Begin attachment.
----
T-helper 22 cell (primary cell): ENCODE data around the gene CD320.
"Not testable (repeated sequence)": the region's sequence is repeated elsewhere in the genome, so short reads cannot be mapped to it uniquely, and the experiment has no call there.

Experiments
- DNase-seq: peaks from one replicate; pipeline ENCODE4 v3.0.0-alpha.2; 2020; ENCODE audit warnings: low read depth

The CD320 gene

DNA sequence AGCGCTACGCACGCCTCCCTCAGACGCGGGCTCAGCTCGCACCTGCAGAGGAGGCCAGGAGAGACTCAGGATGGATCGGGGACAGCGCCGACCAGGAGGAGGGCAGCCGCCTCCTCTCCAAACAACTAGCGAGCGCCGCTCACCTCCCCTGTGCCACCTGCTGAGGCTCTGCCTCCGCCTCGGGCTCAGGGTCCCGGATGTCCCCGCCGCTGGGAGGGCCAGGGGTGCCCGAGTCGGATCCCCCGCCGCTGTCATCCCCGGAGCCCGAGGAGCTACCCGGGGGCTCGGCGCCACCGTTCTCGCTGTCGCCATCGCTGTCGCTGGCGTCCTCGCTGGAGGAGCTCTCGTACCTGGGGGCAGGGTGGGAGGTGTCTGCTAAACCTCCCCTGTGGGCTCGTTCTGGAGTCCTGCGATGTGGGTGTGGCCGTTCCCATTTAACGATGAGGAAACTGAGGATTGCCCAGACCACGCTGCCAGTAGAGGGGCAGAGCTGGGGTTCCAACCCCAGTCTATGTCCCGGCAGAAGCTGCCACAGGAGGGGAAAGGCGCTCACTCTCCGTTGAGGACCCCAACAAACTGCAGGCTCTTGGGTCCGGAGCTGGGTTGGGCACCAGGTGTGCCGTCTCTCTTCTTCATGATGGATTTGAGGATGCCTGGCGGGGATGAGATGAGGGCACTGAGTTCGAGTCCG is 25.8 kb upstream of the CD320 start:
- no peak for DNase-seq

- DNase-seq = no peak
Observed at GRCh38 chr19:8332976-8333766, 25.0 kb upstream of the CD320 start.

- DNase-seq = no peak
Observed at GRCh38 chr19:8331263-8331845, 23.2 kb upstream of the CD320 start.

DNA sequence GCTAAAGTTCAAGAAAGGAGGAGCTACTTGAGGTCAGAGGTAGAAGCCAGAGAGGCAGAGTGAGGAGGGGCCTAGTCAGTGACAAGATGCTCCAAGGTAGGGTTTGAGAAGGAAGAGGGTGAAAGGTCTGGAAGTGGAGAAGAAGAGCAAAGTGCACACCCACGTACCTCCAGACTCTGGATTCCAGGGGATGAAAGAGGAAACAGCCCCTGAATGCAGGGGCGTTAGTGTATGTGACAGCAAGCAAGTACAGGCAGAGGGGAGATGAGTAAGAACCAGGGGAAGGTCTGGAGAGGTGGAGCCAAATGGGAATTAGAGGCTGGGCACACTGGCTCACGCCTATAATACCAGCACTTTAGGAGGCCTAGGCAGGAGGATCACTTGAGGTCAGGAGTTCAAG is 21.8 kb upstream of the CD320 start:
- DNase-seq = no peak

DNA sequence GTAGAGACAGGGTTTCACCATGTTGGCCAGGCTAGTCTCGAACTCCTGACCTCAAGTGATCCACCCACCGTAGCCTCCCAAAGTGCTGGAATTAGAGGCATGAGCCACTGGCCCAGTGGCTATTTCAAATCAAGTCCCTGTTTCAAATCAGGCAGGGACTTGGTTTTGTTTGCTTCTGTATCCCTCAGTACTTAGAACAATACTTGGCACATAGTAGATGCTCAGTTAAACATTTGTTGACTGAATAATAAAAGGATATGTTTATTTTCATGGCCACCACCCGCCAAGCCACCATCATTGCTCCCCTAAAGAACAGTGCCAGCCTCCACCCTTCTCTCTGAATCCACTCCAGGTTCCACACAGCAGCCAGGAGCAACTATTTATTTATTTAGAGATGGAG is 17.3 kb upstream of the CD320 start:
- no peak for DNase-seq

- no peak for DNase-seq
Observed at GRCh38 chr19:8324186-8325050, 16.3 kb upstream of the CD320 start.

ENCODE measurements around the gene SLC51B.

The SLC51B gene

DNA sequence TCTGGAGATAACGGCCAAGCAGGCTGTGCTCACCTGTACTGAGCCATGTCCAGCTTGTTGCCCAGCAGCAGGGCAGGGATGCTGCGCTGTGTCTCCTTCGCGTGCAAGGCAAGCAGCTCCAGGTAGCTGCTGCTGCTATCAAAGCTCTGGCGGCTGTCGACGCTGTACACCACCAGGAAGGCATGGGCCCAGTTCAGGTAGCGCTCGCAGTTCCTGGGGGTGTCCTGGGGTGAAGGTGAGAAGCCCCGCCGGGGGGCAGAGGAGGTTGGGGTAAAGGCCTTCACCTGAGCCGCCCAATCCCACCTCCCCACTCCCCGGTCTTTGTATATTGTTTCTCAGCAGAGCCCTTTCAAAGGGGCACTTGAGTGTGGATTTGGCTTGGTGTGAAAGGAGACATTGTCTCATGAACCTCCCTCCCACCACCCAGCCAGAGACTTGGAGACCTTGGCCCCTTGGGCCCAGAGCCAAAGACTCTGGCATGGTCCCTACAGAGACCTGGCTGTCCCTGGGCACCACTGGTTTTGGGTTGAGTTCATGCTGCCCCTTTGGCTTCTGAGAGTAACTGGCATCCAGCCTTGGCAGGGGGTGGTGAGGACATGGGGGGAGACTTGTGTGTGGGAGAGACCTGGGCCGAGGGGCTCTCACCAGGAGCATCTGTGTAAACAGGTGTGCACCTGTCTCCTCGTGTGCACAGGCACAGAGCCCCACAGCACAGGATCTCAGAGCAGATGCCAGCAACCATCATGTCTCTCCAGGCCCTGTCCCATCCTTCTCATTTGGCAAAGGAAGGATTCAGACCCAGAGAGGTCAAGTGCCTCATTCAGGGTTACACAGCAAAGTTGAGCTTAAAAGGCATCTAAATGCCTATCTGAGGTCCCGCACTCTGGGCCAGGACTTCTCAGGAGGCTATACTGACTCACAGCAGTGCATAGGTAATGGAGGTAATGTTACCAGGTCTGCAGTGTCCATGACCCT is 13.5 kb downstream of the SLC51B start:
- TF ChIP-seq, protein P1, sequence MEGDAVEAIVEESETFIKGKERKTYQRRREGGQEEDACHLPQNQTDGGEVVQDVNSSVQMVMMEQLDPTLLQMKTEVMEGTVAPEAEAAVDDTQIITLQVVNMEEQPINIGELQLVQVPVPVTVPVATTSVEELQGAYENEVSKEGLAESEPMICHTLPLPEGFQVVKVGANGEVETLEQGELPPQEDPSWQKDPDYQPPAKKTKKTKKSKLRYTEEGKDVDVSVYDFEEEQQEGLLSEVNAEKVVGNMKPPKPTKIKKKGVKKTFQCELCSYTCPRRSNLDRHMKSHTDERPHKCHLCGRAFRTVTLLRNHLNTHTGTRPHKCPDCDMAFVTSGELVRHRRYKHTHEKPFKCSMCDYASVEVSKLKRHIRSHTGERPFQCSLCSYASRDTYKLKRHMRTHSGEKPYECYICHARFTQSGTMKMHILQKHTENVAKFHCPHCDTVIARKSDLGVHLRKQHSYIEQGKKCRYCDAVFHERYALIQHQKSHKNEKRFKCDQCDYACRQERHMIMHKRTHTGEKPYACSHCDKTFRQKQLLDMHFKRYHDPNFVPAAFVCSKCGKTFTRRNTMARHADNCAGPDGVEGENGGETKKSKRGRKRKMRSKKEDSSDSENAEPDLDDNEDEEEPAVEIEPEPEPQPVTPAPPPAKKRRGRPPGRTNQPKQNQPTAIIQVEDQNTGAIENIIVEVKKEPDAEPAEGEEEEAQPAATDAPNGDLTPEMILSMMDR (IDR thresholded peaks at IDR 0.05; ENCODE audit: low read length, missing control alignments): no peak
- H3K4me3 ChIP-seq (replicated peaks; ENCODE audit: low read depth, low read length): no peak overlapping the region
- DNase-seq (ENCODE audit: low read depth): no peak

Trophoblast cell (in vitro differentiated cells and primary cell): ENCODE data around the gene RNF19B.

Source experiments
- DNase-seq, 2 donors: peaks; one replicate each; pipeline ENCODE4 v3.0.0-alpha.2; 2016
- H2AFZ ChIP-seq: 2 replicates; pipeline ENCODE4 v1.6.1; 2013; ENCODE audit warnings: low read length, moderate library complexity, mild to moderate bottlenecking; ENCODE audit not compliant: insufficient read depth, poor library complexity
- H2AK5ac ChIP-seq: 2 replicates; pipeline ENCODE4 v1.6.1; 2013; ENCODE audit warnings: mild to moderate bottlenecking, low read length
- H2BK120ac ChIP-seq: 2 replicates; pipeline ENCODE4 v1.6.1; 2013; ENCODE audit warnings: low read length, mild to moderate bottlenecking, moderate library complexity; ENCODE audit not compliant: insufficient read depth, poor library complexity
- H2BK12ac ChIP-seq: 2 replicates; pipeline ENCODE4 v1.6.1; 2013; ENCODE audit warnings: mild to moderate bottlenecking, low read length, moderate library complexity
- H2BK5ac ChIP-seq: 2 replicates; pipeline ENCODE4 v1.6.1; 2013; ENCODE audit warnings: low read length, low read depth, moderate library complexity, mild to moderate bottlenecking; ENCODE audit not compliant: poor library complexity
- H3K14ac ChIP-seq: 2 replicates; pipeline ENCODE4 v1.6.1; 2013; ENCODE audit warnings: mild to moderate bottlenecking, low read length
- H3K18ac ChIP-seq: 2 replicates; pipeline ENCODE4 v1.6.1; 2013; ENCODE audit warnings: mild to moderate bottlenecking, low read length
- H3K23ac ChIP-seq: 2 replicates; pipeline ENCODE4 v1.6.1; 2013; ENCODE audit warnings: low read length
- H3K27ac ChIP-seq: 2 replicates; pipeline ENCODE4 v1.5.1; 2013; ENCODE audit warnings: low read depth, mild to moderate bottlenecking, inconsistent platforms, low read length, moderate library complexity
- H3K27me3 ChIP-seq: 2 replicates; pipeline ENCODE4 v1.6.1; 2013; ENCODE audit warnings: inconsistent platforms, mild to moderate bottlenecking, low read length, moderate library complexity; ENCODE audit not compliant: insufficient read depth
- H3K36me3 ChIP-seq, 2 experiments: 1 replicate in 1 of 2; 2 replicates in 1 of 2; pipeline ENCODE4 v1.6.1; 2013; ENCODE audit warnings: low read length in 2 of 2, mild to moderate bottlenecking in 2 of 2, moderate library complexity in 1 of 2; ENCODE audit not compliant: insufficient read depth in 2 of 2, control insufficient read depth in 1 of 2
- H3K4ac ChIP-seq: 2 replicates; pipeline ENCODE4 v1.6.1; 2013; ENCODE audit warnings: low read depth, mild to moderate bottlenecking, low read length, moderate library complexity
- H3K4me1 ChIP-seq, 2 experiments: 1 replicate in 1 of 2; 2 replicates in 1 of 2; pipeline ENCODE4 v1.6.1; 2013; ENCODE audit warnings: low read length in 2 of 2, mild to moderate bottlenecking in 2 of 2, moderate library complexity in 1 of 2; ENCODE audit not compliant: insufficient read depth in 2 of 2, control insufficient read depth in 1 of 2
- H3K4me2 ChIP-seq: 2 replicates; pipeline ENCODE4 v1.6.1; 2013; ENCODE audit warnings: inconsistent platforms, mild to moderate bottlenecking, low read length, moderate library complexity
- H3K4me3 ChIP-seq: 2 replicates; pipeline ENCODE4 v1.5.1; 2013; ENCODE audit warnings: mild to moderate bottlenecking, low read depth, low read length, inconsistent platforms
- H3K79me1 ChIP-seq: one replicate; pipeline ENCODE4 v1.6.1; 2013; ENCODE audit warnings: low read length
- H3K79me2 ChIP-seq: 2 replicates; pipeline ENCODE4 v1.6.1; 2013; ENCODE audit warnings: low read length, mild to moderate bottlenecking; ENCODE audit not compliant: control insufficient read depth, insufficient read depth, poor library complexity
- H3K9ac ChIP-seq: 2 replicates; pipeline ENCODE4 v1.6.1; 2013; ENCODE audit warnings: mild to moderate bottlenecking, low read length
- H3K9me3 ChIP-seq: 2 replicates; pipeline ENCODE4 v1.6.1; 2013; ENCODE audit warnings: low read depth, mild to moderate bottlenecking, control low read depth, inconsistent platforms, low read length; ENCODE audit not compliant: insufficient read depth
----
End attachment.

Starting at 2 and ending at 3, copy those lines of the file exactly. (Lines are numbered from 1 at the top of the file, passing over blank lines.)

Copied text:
"Not testable (repeated sequence)": the region's sequence is repeated elsewhere in the genome, so short reads cannot be mapped to it uniquely, and the experiment has no call there.

Experiments